He met Prince Harry.
A bomb exploded under the tank he was driving.
Stephen Clews isn’t your average UFV nursing student.
Clews was the same age as many classmates, 18, when he joined the Canadian Forces in 2003. Deployed to Afghanistan in 2007, he was three weeks into his first tour when an improvised explosive device (IED) detonated under his tank. The gunner’s leg was shattered. Clews and his commander’s backs were pulverized, and the tank’s loader didn’t remember anything until waking up in Canada, 10,000 kilometres away.
Nine days later a squadron comrade was killed in combat.
Despite the ravages, Clews stayed in Afghanistan to finish his tour.
Days before they were scheduled to return home together in March, 2008, another friend was killed in active duty.
“War is hard to grasp,” Clews says.
“I was trained for it and I knew what some of the situations might be, but it’s a different experience when it’s happening around you. It was the greatest range of good and bad emotions I’ve ever had in my life. It bridged the gap of uncertainty of what warfare actually was.”
By the time his second tour ended in 2010, Clews’ injury had become debilitating. Searing pain shot down his leg — but that wasn’t the only wound he came home with.
Like many vets, he struggled to process the experience of war.
“It can take years to figure out how to get back to living a regular civilian life,” he says.
“One of the more common issues is purpose. Over in Afghanistan I had purpose. Everything I did was for the single defining unity of our mission. Back in Canada I came back with no purpose and no guidance.”
Those mental and emotional injuries push some vets into substance abuse and suicide.
For Clews, a breakthrough came via the Veterans Transition Network (VTN). With its mission to make sure no Canadian veteran is left suffering in isolation, the VTN pairs returning vets with peers who understand. The network is run through donations, including contributions from the Canadian Legion.
“We deal with everything from guys who can’t talk to their families anymore to those who don’t know how to be a ‘regular’ person again. They’ve been indoctrinated into the military, living the military life. They don’t know how to be someone who isn’t part of that military unit. But when you sit down with VTN and one of the guys looks at you and says ‘I understand’ they actually do.”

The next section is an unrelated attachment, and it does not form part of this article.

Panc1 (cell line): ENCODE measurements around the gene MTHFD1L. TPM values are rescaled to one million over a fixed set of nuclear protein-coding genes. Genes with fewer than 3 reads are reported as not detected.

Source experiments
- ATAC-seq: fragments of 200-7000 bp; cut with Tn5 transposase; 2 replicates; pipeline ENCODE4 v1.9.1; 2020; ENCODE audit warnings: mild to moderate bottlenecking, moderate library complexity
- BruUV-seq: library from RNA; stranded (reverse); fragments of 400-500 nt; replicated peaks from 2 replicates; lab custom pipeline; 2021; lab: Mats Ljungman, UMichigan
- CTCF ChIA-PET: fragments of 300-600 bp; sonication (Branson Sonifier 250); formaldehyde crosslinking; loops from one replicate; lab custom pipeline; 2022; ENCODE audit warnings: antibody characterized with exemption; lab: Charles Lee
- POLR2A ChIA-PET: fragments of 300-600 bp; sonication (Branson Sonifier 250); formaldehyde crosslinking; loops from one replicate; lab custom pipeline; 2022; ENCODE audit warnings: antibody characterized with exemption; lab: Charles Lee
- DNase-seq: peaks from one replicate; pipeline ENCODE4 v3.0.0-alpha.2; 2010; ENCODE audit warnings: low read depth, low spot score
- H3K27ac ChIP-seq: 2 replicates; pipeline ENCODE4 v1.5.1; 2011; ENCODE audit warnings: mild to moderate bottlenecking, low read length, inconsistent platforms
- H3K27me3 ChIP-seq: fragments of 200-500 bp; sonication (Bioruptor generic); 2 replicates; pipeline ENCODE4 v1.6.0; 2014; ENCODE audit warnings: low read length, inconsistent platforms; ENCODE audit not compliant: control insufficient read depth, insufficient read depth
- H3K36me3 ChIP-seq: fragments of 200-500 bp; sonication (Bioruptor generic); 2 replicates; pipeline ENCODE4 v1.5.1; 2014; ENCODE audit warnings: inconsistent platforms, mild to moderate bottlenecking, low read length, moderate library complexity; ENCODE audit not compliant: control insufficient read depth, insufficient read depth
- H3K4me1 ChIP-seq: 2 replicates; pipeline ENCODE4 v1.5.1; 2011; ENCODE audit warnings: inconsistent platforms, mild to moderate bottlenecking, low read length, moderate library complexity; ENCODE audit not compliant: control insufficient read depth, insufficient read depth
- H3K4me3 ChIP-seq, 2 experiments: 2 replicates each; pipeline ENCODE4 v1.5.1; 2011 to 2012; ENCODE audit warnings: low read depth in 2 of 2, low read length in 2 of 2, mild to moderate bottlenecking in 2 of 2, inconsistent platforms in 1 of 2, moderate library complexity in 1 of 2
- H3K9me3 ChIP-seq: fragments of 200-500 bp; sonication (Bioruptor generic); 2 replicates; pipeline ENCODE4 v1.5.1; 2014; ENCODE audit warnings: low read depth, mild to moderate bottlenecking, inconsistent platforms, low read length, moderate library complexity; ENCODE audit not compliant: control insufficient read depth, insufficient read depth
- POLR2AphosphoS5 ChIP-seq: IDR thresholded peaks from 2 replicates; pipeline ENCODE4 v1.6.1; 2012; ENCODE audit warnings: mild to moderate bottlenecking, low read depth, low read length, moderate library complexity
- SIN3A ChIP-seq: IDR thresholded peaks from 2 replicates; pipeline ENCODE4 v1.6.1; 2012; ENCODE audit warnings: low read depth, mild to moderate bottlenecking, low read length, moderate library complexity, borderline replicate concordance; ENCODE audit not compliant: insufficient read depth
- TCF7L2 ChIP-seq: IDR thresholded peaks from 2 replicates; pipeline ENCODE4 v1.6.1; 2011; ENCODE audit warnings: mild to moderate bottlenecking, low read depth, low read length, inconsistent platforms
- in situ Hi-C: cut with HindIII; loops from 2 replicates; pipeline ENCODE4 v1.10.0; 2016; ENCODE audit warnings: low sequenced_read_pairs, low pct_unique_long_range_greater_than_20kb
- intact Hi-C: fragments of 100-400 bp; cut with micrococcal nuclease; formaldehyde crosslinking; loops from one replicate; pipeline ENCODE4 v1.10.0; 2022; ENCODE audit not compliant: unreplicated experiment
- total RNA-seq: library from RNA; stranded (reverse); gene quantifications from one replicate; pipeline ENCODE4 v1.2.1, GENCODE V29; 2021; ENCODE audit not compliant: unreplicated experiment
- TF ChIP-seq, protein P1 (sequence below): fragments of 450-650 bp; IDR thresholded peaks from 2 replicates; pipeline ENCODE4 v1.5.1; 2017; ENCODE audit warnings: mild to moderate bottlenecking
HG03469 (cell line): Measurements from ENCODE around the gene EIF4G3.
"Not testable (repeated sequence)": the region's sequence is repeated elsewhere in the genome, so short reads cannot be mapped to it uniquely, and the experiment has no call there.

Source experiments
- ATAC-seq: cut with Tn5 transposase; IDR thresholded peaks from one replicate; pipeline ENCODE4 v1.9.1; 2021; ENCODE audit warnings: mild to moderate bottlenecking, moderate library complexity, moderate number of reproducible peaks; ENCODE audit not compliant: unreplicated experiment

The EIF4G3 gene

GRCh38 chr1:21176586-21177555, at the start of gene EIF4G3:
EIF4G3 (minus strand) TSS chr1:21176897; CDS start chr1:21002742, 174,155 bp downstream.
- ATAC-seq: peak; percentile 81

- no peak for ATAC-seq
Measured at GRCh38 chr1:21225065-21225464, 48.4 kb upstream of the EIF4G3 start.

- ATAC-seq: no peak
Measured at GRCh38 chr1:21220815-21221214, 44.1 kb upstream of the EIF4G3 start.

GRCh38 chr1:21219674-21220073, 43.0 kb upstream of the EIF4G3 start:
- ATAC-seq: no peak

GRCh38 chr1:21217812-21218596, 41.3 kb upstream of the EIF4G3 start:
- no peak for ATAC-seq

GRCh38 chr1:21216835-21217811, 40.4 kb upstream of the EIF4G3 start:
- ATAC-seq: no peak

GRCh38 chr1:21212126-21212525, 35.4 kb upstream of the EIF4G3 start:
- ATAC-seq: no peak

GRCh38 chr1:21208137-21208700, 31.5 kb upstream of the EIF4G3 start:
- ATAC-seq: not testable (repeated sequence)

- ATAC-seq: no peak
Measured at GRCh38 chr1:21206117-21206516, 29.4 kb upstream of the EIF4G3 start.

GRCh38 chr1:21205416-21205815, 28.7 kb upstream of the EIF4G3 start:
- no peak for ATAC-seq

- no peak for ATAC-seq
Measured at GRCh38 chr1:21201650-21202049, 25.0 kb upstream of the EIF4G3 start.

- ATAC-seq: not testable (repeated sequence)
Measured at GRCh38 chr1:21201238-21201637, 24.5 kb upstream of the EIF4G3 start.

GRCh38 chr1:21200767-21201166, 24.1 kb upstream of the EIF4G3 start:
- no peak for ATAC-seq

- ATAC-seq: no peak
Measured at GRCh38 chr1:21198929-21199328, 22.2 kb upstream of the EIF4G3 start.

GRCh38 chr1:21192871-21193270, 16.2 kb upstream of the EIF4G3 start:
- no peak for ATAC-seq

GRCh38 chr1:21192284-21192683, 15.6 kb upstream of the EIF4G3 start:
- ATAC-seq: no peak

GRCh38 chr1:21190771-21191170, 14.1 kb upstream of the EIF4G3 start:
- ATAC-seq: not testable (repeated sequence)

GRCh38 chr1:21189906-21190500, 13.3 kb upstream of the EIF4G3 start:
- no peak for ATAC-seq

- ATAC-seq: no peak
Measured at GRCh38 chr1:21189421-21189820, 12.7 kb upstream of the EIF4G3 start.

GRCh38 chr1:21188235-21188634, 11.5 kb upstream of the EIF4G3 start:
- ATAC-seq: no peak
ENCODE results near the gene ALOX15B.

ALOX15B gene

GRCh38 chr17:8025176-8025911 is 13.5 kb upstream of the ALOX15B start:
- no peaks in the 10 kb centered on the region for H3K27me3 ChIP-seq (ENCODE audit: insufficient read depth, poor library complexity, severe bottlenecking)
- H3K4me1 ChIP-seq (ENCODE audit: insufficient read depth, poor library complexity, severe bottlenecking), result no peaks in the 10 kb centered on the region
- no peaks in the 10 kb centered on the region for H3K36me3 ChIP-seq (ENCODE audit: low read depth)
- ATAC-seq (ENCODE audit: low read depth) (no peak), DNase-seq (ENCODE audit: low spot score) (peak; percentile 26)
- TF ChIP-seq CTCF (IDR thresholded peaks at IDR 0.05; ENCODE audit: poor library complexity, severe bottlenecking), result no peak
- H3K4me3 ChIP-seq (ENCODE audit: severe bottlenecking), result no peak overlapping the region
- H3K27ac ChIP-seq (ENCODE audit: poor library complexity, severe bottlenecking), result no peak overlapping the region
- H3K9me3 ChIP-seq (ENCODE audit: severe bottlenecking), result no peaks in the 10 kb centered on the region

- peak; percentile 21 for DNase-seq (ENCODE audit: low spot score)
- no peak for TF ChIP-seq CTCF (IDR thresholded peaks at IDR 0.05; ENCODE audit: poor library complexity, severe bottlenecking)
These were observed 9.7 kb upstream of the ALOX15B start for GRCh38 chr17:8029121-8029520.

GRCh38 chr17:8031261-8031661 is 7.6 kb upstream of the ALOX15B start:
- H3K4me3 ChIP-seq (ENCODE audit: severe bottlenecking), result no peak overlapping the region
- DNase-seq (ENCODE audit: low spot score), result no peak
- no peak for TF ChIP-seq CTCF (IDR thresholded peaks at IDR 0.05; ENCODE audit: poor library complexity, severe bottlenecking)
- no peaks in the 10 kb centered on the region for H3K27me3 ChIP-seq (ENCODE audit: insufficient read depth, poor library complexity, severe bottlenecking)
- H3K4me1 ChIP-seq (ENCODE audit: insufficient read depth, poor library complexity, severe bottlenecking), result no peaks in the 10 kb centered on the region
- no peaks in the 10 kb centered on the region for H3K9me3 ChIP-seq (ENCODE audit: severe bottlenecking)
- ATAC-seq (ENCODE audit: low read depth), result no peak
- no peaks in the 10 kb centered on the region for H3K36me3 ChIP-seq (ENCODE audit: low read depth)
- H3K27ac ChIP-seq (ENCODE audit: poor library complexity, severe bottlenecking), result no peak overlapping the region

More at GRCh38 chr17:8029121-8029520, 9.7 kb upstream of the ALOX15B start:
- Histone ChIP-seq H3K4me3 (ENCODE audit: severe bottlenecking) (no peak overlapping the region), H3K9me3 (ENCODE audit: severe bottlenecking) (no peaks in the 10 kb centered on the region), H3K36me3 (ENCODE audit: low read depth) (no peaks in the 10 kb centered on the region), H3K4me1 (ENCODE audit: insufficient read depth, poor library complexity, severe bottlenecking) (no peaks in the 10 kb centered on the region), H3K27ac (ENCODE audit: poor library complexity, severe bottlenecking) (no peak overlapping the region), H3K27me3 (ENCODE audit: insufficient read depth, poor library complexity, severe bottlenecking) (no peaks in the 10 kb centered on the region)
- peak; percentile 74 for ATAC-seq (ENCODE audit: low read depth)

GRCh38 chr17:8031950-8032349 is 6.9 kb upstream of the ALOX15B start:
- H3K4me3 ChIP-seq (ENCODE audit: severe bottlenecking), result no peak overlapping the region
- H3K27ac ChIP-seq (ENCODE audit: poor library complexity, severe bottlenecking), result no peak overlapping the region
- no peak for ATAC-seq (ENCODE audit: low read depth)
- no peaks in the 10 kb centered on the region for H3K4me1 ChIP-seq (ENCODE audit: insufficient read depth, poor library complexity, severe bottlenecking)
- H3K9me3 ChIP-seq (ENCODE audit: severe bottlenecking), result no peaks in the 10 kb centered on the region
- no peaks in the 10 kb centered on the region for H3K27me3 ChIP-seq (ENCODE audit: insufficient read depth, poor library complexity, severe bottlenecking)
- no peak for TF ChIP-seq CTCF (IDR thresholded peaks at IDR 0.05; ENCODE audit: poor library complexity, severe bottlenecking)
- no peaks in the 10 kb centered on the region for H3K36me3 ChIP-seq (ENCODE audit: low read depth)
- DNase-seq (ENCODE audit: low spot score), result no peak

Despite reports that dozens of Canadian servicemen who served in Afghanistan have committed suicide, no one who enrolled with the VTN has taken his or her life.
“Some members were on the brink, but it helped them find successful coping mechanisms and ways to find other solutions,” Clews says.
“The VTN program is not a cure for PTSD or a perfect answer to suicide, but it has been successful so far.”
Clews found such incredible value in VTN he now serves as an advocate — a position which led to some incredible opportunities across the Commonwealth.
Working with artist Foster Eastman, Clews and fellow vet Dale Hamilton created a mural commemorating Canadians killed in Afghanistan.
Made up of 162 panels — one for every Canadian killed in Afghanistan — the mural stands three-by-six metres, made with paper ripped from old military training pamphlets. A Canadian flag is painted behind a Canadian soldier holding the hand of an Afghan child.
The panels include the names, ages, and ranks of all 158 dead Canadian soldiers, plus four dead Canadian officials, along with the causes and dates of their deaths.
People who contributed have their names written on the back, including former Prime Minister Stephen Harper and Prince Harry (who experienced the mural in the Canadian High Commission in London, England).
But that wasn’t all.
Clews and colleagues performed a special stage play written with scenes based on experiences in Afghanistan called Contact! Unload!
The play featured a totem pole carved from two caskets, which is now on permanent display in London.
Performed more than a dozen times, Contact! Unload! Is scheduled to appear at the 2017 Invictus Games in Toronto, a sporting event founded by Prince Harry featuring competitions between injured military veterans.
And all this somehow led Clews to nursing.
“I was looking for something to give me purpose again,” he explains.
“I looked at policing. I wanted something that would push me outside my comfort zone, and this program has definitely done exactly that.”
Clews sees a lot of parallels between his old and new careers.
“It’s the greater good. It’s service to others. There are people who are vulnerable and uncertain and alone and I have the ability to help. I try to get them to a point where they’re well again,” he says.
“That’s where my purpose is.”
Some financial assistance for VTN programs has come through Movember, which Clews is participating in once again. To donate to his efforts, visit www.ca.movember.com/team/2268469.